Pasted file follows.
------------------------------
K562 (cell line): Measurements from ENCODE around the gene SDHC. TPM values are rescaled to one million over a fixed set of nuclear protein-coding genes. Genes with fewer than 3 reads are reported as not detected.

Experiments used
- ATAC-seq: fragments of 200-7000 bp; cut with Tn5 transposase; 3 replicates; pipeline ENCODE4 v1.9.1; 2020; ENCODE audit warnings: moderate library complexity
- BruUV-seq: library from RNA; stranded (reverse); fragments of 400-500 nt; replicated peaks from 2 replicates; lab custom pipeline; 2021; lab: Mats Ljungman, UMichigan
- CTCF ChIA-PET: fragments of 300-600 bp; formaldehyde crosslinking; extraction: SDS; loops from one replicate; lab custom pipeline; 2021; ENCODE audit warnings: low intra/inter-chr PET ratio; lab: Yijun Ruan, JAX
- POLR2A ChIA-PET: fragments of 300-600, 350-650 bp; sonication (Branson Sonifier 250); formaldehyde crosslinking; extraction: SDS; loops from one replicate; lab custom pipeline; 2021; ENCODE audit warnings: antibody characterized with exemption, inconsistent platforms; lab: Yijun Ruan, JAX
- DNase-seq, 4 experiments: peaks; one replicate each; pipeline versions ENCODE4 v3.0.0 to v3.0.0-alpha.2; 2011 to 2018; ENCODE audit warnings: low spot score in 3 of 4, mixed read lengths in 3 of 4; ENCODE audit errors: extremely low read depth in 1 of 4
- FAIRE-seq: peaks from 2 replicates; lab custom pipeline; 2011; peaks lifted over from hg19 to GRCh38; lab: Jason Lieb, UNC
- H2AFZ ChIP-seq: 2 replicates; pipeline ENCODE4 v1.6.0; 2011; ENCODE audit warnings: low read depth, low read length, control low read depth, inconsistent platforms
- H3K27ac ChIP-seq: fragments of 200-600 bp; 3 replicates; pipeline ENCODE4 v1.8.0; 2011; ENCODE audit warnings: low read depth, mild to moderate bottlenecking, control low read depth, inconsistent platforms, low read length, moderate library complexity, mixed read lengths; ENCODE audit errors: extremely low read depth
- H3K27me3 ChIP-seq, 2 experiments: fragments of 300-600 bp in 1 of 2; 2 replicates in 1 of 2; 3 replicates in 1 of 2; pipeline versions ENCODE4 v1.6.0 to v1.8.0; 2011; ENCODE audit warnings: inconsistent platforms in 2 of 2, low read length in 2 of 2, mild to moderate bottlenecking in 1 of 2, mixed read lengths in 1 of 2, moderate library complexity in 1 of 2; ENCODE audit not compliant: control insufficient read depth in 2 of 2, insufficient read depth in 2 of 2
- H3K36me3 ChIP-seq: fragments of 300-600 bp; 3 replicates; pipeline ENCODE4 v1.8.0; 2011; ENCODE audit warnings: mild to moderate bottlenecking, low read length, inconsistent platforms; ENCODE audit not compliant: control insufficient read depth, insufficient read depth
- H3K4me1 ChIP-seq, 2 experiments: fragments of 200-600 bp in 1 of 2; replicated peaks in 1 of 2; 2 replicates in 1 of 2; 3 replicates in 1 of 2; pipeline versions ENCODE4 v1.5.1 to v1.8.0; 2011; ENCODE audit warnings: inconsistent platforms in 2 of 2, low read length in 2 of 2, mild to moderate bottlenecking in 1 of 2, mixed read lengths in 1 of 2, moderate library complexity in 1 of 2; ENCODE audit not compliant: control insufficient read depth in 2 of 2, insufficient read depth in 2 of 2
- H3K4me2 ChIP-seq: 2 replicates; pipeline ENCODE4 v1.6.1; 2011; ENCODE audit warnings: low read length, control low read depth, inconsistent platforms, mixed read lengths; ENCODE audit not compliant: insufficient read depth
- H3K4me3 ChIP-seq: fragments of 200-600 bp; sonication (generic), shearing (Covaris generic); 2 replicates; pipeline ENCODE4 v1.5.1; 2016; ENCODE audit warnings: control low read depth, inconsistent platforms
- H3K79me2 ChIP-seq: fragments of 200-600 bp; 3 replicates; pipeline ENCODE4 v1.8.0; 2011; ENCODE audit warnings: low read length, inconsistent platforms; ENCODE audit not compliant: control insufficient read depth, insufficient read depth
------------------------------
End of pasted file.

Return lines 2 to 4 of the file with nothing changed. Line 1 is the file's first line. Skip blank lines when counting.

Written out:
Experiments used
- ATAC-seq: fragments of 200-7000 bp; cut with Tn5 transposase; 3 replicates; pipeline ENCODE4 v1.9.1; 2020; ENCODE audit warnings: moderate library complexity
- BruUV-seq: library from RNA; stranded (reverse); fragments of 400-500 nt; replicated peaks from 2 replicates; lab custom pipeline; 2021; lab: Mats Ljungman, UMichigan